When talking about typical Easter treats baked in the Czech Republic, you can’t forget mazanec, sweet Easter bread! Also known as „velikonoční bochánek“, it’s one of Czech Easter’s main symbols.
What Is Mazanec?
Mazanec is a traditional Czech Easter bread made with sweet yeast dough. It contains raisins soaked in rum, and its top is sprinkled with slivered almonds.
Mazanec is round and has two cross-cuts on the top, reminding us of Jesus.
It’s baked on Holy Saturday, and it used to be a ceremonial meal; people used to go to church to have mazanec blessed by a priest.
- All-purpose flour; in the Czech Republic, we use „hladká mouka, “which´s similar to all-purpose flour.
- Egg yolks; take the eggs out of the fridge in advance, so they’re at room temperature.
- Lukewarm milk
- Melted butter; not hot
- Dry active yeast; in the Czech Republic, fresh yeast is most commonly used, but you can use instant yeast without any problems.
- Granulated sugar
- Lemon zest; freshly grated
- Raisins; soaked in rum (soak them the day before and let them sit in a fridge overnight)
- Blanched almonds; to put some in the dough and some to sprinkle on top of the mazanec
Don’t forget to soak the raisins in advance; they’ll be juicier (I always forget, my bad luck!).
Tip Did you know that mazanec is baked from the same dough as „vánočka“ - Christmas bread? As the name suggests, Vánočka is baked at Christmas in the Czech Republic.
Try out other Czech Easter Pastry – Velikonoční jidáše
- Put the flour into a bowl, and make a small hole in the middle. Put the yeast inside this hole and pour warm milk with sugar over the yeast. Mix and let it leaven.
- Add the melted butter and the rest of the milk. Add the sugar, yolks, salt, and lemon zest. Knead until you have a soft dough, and mix in the soaked raisins and almonds. Let it leaven.
- Make a round bun from the dough and let it leaven again.
- Cut a cross into the middle of the mazanec, brush with the beaten eggs and sprinkle with almonds.
- Let it bake for 30 minutes in a preheated oven.
Be advised that the preparation of the mazanec takes about 3 hours! Czech homemakers started making the dough in the morning so that they had ample time for finishing it in good time.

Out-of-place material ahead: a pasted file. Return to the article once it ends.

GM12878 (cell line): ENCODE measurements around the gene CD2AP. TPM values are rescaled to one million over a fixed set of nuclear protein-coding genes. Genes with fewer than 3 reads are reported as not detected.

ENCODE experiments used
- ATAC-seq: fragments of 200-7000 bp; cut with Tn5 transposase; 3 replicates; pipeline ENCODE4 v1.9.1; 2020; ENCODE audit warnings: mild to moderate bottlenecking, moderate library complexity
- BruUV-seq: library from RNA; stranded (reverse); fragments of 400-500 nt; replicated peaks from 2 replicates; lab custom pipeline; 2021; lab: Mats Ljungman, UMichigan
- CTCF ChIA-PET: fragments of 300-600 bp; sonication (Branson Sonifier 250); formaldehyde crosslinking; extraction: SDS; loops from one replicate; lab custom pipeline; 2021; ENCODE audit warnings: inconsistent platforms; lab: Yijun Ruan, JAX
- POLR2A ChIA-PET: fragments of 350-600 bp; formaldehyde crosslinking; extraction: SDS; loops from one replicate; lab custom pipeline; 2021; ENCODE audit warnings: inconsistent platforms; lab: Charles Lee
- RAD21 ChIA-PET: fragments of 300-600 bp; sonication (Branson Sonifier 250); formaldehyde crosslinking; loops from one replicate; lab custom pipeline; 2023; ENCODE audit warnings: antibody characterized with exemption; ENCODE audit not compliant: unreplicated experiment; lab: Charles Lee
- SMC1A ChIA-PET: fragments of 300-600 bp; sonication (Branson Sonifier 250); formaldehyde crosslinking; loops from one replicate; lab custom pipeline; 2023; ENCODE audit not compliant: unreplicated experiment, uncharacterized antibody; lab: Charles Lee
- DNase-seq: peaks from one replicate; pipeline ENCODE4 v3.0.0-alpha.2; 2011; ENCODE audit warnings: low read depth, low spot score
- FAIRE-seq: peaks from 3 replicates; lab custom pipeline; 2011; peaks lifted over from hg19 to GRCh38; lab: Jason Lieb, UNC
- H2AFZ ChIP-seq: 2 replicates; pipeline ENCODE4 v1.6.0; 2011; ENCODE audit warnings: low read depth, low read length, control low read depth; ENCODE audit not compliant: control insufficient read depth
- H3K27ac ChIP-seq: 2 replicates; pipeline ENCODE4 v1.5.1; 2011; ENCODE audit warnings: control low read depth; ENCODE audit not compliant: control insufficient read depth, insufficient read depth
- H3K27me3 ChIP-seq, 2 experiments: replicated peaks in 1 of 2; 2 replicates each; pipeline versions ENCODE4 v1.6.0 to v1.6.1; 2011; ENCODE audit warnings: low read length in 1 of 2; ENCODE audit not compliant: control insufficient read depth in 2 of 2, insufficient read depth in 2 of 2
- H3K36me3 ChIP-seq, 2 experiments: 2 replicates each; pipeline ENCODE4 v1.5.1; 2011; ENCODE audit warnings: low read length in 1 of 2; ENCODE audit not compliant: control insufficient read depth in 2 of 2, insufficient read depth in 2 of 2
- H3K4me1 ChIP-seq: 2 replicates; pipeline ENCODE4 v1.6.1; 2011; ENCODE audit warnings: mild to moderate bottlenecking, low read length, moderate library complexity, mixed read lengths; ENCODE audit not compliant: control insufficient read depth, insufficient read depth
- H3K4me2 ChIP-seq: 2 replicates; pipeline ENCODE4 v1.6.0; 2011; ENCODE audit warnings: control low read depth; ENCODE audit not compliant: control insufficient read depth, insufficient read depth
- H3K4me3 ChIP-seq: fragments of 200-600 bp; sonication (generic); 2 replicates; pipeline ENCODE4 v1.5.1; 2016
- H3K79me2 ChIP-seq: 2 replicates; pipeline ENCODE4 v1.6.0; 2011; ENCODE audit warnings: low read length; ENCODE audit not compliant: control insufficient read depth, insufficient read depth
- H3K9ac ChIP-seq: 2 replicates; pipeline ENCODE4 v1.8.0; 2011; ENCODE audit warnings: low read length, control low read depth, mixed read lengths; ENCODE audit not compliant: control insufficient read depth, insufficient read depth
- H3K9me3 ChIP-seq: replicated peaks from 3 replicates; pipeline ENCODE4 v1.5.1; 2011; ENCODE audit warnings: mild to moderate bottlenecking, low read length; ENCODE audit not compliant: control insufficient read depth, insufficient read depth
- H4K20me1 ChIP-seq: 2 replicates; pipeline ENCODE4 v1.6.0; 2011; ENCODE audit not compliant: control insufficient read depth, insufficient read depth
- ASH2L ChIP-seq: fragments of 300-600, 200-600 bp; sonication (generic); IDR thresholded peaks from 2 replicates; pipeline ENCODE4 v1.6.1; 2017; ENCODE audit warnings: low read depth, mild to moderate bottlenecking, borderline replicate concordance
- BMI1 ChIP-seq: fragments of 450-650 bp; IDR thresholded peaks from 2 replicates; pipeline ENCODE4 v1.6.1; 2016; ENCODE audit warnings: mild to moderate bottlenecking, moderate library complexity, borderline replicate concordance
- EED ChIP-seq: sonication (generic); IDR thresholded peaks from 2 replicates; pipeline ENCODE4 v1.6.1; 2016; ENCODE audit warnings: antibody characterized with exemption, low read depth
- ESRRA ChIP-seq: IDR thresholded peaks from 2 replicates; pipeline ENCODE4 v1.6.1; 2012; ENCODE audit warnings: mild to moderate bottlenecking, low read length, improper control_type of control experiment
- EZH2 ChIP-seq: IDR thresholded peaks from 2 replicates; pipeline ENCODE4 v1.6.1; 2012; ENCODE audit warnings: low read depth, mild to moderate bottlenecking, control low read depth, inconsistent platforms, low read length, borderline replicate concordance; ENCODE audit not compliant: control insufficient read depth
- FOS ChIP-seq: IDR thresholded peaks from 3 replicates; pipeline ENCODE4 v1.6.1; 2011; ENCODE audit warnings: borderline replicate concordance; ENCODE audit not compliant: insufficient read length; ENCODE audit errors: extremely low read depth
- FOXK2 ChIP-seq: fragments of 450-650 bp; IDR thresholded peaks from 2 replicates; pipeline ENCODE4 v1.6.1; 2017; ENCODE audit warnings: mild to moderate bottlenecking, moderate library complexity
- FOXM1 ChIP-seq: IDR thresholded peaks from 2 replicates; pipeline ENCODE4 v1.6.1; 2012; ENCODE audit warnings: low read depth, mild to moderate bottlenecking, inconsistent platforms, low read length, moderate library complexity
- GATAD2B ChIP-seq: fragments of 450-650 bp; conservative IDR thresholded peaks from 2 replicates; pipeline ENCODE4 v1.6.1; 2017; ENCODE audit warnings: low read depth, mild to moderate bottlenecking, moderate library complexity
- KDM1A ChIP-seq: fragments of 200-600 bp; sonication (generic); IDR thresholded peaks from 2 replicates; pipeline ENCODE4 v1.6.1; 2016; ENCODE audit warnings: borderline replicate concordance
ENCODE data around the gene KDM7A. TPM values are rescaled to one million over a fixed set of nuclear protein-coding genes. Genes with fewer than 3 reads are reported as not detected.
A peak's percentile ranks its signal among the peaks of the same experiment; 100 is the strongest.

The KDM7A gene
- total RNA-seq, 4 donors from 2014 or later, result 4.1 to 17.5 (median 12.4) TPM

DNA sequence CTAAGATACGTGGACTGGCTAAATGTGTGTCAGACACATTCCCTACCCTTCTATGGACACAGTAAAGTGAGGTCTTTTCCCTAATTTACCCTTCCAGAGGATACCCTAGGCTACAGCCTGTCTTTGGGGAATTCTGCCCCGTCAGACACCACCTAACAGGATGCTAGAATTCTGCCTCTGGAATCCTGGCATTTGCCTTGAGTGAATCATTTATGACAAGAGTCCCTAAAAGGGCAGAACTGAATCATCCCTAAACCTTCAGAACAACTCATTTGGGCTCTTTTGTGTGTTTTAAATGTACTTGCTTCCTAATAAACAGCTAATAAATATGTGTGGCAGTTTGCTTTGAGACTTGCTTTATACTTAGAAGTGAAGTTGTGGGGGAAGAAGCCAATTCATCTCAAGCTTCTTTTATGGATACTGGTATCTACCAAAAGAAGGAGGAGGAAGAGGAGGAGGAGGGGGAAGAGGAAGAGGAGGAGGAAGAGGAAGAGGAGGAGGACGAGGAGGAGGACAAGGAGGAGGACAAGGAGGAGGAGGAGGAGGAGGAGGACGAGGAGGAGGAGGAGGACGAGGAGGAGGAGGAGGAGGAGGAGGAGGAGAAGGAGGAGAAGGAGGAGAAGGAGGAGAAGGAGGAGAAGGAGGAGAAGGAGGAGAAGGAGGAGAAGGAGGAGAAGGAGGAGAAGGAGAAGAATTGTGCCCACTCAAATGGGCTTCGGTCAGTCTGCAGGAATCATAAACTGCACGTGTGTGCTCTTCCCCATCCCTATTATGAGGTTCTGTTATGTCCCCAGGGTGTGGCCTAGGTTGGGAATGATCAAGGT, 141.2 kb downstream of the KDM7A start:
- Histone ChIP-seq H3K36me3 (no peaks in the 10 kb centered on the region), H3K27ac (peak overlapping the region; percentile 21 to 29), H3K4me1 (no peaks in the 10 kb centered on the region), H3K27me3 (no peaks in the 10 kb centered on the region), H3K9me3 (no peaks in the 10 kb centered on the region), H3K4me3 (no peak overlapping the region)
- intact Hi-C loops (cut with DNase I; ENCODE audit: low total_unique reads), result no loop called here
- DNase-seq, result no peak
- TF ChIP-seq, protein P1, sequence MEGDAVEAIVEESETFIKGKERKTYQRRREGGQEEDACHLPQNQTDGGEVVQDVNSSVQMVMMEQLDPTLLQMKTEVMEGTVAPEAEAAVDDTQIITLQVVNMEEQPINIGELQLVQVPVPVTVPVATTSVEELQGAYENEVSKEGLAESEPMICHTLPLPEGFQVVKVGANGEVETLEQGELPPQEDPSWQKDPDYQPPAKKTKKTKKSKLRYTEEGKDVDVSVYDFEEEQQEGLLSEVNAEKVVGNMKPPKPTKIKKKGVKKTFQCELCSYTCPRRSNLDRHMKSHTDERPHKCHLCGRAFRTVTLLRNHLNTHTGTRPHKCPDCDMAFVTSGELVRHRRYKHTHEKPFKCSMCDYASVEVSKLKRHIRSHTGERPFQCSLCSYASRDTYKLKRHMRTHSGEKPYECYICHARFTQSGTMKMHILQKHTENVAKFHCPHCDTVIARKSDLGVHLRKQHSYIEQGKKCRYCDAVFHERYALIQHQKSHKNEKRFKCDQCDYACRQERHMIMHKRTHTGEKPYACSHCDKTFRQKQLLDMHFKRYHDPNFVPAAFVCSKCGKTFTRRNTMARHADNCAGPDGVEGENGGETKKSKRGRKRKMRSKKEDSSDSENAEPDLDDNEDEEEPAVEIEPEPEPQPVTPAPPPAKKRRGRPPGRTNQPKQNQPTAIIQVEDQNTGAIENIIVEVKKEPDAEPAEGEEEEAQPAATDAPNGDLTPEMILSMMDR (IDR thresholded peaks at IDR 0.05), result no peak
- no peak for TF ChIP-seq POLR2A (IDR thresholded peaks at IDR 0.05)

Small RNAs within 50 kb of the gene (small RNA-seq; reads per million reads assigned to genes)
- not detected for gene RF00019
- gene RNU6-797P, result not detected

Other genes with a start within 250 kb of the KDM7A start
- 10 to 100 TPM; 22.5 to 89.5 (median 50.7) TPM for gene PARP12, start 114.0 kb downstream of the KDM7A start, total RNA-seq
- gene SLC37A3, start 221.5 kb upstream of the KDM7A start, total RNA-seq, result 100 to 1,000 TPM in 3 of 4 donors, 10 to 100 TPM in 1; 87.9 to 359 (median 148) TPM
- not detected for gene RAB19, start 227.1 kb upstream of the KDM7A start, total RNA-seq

Mazanec can be eaten on its own, and it tastes best when it’s fresh. In our family, we spread butter on it, and sometimes you can use jam or honey.
Mazanec is also awesome with white coffee, especially when it’s a day or two old. You can dip a sweet slice in your milky coffee and enjoy the moment!
Mazanec can also be heated up in a pan with a piece of butter (my favorite way) or in a toaster.
🐣 Try these Easter recipes too:
- Velikonoční beránek – sweet lamb cake
- Velikonoční nádivka – Easter stuffing loaded with herbs
- Egg salad – easy salad with boiled eggs and yogurt
Or browse Czech Easter food category for more ideas.
Best Cook’s Tip
Let the mazanec dough leaven for three times. First, when you put the yeast in the flour with warm milk and sugar, then after you knead the dough, and lastly after you form it.
Mazanec will be awesomely fluffy and soft after this process; triple leavening also prevents its surface from tearing.
Velikonoční Mazanec - Czech Sweet Easter Bread
- 2 and ½ cups (330 g) all-purpose flour
- ½ cup (120 ml) milk (lukewarm)
- ⅔ stick (70 g) butter (melted)
- 2 egg yolks
- ⅓ cup (65 g) granulated sugar
- 2 tsp dry active yeast
- 2 Tbsp (35 g) raisins
- 2 Tbps (35 g) slivered almonds
- lemon zest (grated)
- pinch of salt
- rum (to soak raisins)
- 1 egg (to glaze mazanec before baking)
- slivered almonds (to sprinkle over mazanec’s surface before baking)
- Soak the raisins in rum the day before.
- Sift the flour into a large bowl and make a small hole in the middle. Put the yeast in the hole, add a teaspoon of sugar and pour in half of the lukewarm milk. Mix the milk and yeast with small portions of flour, until a thin batter forms. Cover with a clean towel and let it leaven in a warm place for 30 minutes.
- Add the melted butter (it can´t be hot!) into the mixture, together with the rest of the milk and sugar, yolks, salt, vanilla and grated lemon zest. Knead the soft dough – it’s done best with a wooden spoon. If you have a stand kitchen mixer with a knead hook, use it, it will save you a lot of work.
- Add the chopped almonds into the dough together with the soaked raisins. Don’t pour in the rest of the rum – leave it for glazing the mazanec. Incorporate them into the dough.
- Cover the kneaded dough and let it leaven in a warm place for a further 30 minutes.
- Line a baking tray with parchment paper. Form a bun from the dough and let it rise for the last time, this time for an hour. Have patience my friends!
- Cut the top of the mazanec in a cross shape - use scissors or a sharp knife.
- Beat one egg with a fork well to glaze the mazanec. If you have some rum left from the raisins, add it to the egg.
- Glaze the surface of the mazanec, sprinkle with almond slices and bake in an oven preheated to 350 °F (180 °C) for about 30 minutes.
- At the end of the baking process, stick a wooden skewer into the mazanec. If you take it out dry, the mazanec is finished. If there are any pieces of raw dough on the skewer, let the mazanec bake for a further 10 minutes.
DISCLAIMER: Because I come from Central Europe, my recipes are based on metric units such as grams or milliliters. Check out how I convert metric units to the U.S. system:Conversion chart
Do you want to know more about Czech Easter traditions? Read this article!
🐣 Here you’ll find more Czech Easter recipes